Alumna Rocks Association of American Geographers!

Dr. LaToya Eaves (GSS Ph.D. 2012), receives two prestigious AAG awards: The 2019 AAG Ronald F. Abler Distinguished Service Honors and The AAG Enhancing Diversity Award.


This year the Ron F. Abler Distinguished Service Honors is given to Dr. LaToya Eaves in honor of the transformative impact she has had on the AAG through her commitment to Black Geographies.

Several years ago, Eaves began convening a series of sessions entitled, “Black Matters are Spatial Matters.” These quickly became some of the most exciting events at AAG conferences, attracting standing-room only crowds who were hungry for a sustained intellectual engagement with Black Studies, and where Black scholars could congregate amidst the whiteness of the AAG. As the sessions became increasingly popular, Eaves took the lead in proposing a Black Geographies Specialty Group (BGSG). According to one nominator, “previous to BGSG, there was no one place where Black Geographers could wholly identify.” The establishment of the BGSG has had a profound impact on the AAG and the discipline of geography and must be recognized as a potential turning point for the discipline. Although there have been other attempts to promote Black geographies, anti-racist scholarship and Black scholars, the BGSG is distinct because it is a liberatory project that not only foregrounds the Black experience, but also attempts to hold geography accountable for its exclusions/inclusions of Black geographies and Black geographers. Moreover, BGSG is an organic formation, developed by and for Black geographers as well as all others interested in studying Black geographies and supporting Black geographers.

Besides providing an institutional home for Black Geographies, Eaves and the BGSG have also compiled a Black Geographies Reading list; organized a BGSG plenary; are developing travel and paper awards for students; and are exploring collaborations with Historically Black Colleges and Universities. Because of the import of Black Geographies, then AAG President Derek Alderman made Black Geographies one of the central themes of the 2018 AAG Meeting in New Orleans. Eaves served as the point person for the theme and made it a central part of the conference. The synergy and impact of the BGSG can also be seen in the development of the Latinx Geography Specialty Group, which was established in 2018. Eaves played an instrumental role in assisting the founders of the LGSG by sharing her experience and materials.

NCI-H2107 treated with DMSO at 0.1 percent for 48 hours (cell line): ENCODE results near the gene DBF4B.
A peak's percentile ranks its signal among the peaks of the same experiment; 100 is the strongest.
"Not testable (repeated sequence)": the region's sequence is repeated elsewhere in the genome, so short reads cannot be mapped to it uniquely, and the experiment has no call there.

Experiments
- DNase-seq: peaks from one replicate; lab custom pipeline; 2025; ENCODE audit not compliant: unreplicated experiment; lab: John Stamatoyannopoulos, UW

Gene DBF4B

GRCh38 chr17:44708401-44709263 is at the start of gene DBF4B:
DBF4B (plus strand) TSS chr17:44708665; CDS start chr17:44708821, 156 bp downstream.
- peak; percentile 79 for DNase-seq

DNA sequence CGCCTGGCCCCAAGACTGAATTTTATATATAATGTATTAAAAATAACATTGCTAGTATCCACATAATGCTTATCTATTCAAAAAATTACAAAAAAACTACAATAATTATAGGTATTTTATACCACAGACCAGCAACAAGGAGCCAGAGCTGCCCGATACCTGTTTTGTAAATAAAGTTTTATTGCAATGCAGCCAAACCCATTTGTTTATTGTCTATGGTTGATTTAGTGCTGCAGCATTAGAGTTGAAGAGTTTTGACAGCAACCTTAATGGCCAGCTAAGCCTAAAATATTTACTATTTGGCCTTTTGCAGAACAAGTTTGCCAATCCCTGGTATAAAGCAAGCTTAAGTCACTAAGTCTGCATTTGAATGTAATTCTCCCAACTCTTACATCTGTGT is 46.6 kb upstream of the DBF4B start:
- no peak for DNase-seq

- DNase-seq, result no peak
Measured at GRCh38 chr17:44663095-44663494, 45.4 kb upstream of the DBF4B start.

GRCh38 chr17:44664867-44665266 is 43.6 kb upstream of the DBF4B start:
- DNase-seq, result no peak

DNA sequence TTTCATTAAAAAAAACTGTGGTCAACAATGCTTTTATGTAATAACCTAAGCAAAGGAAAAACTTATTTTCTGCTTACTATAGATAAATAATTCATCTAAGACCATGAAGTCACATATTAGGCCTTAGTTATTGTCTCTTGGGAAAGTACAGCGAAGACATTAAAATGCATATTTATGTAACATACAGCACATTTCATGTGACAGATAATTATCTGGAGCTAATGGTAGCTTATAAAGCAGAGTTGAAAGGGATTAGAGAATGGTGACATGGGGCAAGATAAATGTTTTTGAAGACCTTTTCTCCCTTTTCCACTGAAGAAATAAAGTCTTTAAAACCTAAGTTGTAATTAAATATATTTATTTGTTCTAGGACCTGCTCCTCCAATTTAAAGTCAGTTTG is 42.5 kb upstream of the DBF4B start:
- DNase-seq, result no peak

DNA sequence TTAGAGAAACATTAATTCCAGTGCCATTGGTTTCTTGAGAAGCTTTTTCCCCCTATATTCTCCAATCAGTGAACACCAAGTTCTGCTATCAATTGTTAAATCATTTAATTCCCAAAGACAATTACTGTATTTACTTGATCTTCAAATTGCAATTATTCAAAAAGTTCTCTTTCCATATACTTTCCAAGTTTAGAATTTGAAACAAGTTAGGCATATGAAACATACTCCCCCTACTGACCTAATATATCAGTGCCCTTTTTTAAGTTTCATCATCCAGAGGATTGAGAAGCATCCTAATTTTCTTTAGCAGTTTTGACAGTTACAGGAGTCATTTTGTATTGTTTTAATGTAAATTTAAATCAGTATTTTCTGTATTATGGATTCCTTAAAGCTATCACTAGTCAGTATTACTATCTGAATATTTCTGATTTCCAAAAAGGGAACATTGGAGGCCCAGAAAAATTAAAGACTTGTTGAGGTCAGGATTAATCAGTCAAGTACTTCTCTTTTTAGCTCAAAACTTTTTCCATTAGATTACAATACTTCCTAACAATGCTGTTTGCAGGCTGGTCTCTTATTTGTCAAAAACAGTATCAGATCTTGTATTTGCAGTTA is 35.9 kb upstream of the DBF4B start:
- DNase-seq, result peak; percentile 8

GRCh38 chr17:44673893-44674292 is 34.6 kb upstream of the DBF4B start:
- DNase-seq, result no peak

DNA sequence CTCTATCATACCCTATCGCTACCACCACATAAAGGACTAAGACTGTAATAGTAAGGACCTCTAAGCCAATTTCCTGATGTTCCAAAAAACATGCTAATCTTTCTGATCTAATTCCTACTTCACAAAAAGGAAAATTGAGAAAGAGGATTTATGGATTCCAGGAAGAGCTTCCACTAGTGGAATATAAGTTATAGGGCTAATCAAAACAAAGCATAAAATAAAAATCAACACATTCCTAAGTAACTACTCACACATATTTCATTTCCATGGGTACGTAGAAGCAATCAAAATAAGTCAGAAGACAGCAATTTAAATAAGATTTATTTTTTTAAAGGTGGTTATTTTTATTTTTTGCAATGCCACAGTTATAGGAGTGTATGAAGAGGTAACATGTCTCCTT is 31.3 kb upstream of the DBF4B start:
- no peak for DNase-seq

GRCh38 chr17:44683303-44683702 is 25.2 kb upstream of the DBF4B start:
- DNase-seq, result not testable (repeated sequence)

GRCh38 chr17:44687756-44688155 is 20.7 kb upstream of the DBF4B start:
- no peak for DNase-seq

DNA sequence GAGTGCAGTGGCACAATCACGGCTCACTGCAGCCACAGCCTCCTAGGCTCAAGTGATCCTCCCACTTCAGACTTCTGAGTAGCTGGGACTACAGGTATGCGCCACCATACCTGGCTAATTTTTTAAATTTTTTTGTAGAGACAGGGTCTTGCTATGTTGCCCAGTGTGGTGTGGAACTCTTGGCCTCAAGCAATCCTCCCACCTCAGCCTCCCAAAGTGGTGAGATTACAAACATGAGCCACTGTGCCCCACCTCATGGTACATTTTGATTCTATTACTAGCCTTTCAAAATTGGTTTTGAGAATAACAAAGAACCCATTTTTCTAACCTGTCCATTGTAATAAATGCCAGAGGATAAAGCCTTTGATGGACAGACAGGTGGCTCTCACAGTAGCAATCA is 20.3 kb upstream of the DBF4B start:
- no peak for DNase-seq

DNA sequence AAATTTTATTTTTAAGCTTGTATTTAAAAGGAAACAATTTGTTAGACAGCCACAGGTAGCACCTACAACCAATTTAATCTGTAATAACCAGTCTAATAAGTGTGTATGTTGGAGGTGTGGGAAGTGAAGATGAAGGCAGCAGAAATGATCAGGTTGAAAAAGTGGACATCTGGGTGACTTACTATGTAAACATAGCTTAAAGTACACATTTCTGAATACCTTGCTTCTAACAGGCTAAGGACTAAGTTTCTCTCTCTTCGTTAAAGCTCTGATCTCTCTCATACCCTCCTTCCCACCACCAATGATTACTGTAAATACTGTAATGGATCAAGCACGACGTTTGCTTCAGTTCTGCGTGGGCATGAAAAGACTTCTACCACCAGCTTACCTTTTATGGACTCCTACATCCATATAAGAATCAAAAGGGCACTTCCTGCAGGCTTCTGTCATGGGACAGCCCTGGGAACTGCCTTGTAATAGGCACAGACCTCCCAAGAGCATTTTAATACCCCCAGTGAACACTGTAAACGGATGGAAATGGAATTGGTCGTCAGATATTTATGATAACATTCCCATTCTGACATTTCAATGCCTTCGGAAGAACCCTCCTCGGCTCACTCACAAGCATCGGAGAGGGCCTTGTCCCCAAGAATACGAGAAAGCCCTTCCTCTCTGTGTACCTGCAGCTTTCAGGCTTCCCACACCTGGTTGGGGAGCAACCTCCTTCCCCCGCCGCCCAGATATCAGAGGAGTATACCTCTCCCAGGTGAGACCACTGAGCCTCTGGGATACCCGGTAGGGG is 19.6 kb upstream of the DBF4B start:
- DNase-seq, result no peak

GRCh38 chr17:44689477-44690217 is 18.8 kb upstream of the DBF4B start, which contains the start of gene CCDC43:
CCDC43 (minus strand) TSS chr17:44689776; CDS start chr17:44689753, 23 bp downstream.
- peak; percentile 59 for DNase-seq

It is hardly a surprise that Dr. Eaves assumed a leadership role in creating the BGSG. She has worked tirelessly for over half a decade to carve out space within the AAG (and geography more broadly) for Black geographies, Black scholarship, and Black scholars. She has done this through institutional advocacy, mentorship, community engagement, and intellectual production. For example, she sat on the AAG Task Force on Diversifying the Curriculum in Geography. In terms of scholarship, she co-edited a special issue of The Southeastern Geographer focused on Black Geographies. As one of her nominators wrote, “Today, one cannot discuss the subfield of Black Geographies without also discussing Eaves…Black Geographies, as we know it today, is a product of Eaves’s professional commitment to Geography.”

Dr. LaToya Eaves makes the AAG an infinitely better organization and we proudly confer the 2019 AAG Ron Abler Distinguished Service Honors upon her.

AAG Enhancing Diversity Award

2019 LaToya Eaves has worked to bring emancipatory geography to the forefront through institutional advocacy, mentorship, community engagement,and intellectual production. Her scholarship engages and informs racial, gendered, and sexual dimensions of identity and politics. She is widely applauded for her commitment to establish the AAG Black Geographies Specialty Group, and for her support of other under-represented groups of geographers. Her dedication to the discipline and the AAG has inspired many graduate students and faculty to engage in Black Geographies thought, and is also influencing some departments to seek out scholars whose research involves Black Geographies.